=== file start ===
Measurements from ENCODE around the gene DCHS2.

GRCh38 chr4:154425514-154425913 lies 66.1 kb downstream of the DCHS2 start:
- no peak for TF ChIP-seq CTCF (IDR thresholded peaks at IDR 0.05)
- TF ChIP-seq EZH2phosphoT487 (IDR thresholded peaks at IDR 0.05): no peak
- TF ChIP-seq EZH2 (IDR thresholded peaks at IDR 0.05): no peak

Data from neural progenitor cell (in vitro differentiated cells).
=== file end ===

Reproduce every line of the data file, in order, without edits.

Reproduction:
Measurements from ENCODE around the gene DCHS2.

GRCh38 chr4:154425514-154425913 lies 66.1 kb downstream of the DCHS2 start:
- no peak for TF ChIP-seq CTCF (IDR thresholded peaks at IDR 0.05)
- TF ChIP-seq EZH2phosphoT487 (IDR thresholded peaks at IDR 0.05): no peak
- TF ChIP-seq EZH2 (IDR thresholded peaks at IDR 0.05): no peak

Data from neural progenitor cell (in vitro differentiated cells).